I don’t know if I am the only one, but I believe that Penn State water is extremely different than the water in my home town. Most girls on my floor think I’m crazy, so I researched whether or not the water coming out of the East Hall shower heads is responsible for my ruined hair.
One article that I came across explained how there are two main types of water: hard and soft. If you were to travel from the East Coast to the Midwest, the water is most likely going to be different. As you travel towards the mid-west, the water gets harder and harder, then softening up on the west coast again. (see the picture to the right)
Hard water is known to have a high mineral content. It is loaded with magnesium and calcium. On the other hand, soft water contains high concentrations of salt and lower levels of magnesium and calcium. Believe it or not, both are said to have extremely different effects on your hair. Hard water is known to require much more soap and have a lesser lathering capability than soft water. The same article then talks about how the minerals in hard water tend to make the shingles on a hair shaft stand up, thus giving you the feeling of rough and frizzy hair. Many people believe that since hard water possesses these properties, it leaves their hair feeling extremely dry and broken. Since soft hair contains a lot less minerals, it tends to leave your hair feeling a lot smoother. This is why most people typically prefer showering with soft water or even getting a water softener to keep their hair feeling smooth.
According to the SCBWA and Phila.gov, State College’s hard water index ranges from 120-190 mg/l, while Philadelphia’s (my home region) ranges from 100-150 mg/l. (I could not find my home towns exact number, so I settled for Philadelphia’s. Also I could not find whether or not PSU uses state college water or not.) The chart below demonstrates what determines water being hard or soft.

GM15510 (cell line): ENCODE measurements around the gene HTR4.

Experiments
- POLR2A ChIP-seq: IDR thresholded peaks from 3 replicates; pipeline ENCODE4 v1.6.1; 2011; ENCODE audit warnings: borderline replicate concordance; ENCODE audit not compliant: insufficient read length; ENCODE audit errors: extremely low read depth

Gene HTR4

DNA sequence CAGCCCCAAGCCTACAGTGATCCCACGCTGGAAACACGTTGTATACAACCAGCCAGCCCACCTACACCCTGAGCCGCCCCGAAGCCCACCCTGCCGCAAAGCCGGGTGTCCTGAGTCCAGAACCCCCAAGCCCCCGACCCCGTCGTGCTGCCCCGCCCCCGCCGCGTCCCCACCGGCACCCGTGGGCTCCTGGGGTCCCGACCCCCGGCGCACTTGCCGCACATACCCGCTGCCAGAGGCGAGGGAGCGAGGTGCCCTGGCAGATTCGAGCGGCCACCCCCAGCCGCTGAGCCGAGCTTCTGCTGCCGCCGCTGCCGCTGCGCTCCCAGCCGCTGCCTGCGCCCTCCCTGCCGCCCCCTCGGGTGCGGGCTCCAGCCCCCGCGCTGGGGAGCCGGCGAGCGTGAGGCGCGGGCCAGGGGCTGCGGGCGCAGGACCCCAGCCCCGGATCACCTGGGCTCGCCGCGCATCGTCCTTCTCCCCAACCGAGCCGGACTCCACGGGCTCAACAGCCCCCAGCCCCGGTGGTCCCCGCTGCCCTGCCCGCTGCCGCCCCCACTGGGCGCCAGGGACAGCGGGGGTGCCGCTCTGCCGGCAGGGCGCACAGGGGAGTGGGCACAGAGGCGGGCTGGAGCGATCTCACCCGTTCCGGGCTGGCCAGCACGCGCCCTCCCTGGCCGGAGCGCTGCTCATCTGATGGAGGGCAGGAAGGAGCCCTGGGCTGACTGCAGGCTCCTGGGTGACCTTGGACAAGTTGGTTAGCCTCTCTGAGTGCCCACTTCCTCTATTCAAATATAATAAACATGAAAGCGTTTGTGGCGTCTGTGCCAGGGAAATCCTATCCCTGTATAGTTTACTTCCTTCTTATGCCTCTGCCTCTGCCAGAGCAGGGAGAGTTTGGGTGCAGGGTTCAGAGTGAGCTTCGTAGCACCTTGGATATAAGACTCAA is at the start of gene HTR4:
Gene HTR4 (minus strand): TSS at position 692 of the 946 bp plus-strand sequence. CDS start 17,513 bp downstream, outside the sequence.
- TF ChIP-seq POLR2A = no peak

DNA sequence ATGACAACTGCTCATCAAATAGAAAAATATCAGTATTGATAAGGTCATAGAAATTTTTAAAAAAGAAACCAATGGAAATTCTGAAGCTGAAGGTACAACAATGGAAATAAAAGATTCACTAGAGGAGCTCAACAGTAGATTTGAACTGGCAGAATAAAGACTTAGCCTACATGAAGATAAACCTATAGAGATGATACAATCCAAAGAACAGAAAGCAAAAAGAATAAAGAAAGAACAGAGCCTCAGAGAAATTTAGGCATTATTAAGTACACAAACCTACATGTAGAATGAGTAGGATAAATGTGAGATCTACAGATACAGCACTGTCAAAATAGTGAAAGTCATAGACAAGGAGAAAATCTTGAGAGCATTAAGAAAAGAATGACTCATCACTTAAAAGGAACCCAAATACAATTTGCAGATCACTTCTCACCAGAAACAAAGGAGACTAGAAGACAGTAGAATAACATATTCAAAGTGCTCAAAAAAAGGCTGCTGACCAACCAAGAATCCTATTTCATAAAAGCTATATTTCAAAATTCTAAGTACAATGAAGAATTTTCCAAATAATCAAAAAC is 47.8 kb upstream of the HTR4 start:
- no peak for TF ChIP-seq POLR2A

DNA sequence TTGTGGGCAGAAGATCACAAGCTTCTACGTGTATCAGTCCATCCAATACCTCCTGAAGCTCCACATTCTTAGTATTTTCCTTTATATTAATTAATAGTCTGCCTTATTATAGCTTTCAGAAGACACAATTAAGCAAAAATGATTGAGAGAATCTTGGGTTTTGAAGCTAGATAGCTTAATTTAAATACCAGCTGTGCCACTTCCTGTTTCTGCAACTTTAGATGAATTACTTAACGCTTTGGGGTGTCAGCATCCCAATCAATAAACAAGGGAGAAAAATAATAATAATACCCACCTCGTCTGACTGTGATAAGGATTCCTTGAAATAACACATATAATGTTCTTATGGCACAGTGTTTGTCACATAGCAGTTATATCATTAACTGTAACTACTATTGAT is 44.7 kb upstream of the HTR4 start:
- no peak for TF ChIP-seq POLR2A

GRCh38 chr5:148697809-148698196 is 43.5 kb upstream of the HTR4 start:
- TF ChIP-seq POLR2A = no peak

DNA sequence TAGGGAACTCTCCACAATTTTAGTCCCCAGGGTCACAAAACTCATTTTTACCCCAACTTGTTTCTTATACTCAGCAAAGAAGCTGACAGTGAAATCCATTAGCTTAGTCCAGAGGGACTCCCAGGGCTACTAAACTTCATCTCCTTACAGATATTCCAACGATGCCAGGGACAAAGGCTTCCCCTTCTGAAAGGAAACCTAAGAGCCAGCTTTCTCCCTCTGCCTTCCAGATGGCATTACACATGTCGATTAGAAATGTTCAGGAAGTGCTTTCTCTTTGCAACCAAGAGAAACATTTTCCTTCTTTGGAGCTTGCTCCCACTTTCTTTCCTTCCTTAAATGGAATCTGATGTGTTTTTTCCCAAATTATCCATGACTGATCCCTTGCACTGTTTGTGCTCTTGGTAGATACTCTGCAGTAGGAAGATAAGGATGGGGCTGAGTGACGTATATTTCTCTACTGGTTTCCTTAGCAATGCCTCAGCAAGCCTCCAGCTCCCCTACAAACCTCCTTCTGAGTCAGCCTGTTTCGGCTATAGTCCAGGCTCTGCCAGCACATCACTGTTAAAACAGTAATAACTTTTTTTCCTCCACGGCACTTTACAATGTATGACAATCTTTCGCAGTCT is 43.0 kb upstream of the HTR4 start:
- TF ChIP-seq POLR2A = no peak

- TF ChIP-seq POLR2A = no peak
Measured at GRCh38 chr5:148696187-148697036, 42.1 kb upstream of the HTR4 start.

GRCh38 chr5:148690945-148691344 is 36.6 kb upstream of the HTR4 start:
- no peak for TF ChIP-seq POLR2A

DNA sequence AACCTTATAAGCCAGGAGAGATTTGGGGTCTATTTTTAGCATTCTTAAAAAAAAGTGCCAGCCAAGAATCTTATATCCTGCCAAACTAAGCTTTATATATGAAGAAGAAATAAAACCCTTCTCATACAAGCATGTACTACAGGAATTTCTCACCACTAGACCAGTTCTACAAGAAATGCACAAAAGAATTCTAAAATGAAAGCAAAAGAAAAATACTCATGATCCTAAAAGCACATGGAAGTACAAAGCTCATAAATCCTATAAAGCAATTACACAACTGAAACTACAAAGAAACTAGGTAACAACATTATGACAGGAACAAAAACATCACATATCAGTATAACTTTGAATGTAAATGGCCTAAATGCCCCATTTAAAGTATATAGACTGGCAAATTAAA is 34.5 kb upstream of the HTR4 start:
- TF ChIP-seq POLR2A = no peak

As you can see, theoretically Penn State (located in State College) is considered to have hard/very hard water, while Philadelphia came up close being moderately hard. It was pretty shocking to see that I may not be so crazy after all. The mg/l at PSU is significantly higher than my hometown’s. This could be the sole reason why my hair has been completely out of whack, but was I just exaggerating when I said that this type of water “ruined” my hair?
I came across a study that tested the effects of hard water on women’s hair. The scientists obtained 15 volunteers and collected 10-15 strands from each person. One set of hair was submerged into hard water and the other in distilled for a minimum of 10 minutes. This process was repeated for 30 days. The scientists used a universal strength tester called INSTRON to examine the strength of all the hair. Their results were very surprising. The strength of hair treated in hard water was 105.28 and the hair in distilled water was 103.66. They concluded that there was no statistical difference and that the hardness of water has no effect on the strength or elasticity of hair. Since the women all aged between 20-25, we couldn’t assume that this could be true for people of all ages. Also, this experiment only tested women’s hair, not men’s, and we do not know if the women had different races. All these alternative variables can alter the strength of a person’s hair and could drastically effect the results of this experiment. In the end, although it was only one study with a minimal amount of people, I thought that it still provided pretty clear evidence that hard water does not have a strong effect on women’s hair elasticity or health.
This brought me to conclude that although your hair may dry or feel extremely different in places with a higher hard water index, hard water does not really damage your hair. It does have a different effect on the way it feels and dries, so I fully blame Penn State’s hard water for my hair’s behavior. If you’re someone with frizzy hair, coming to Penn State for college could be the end of the world, so don’t forget to check the hard water index of other schools before you apply.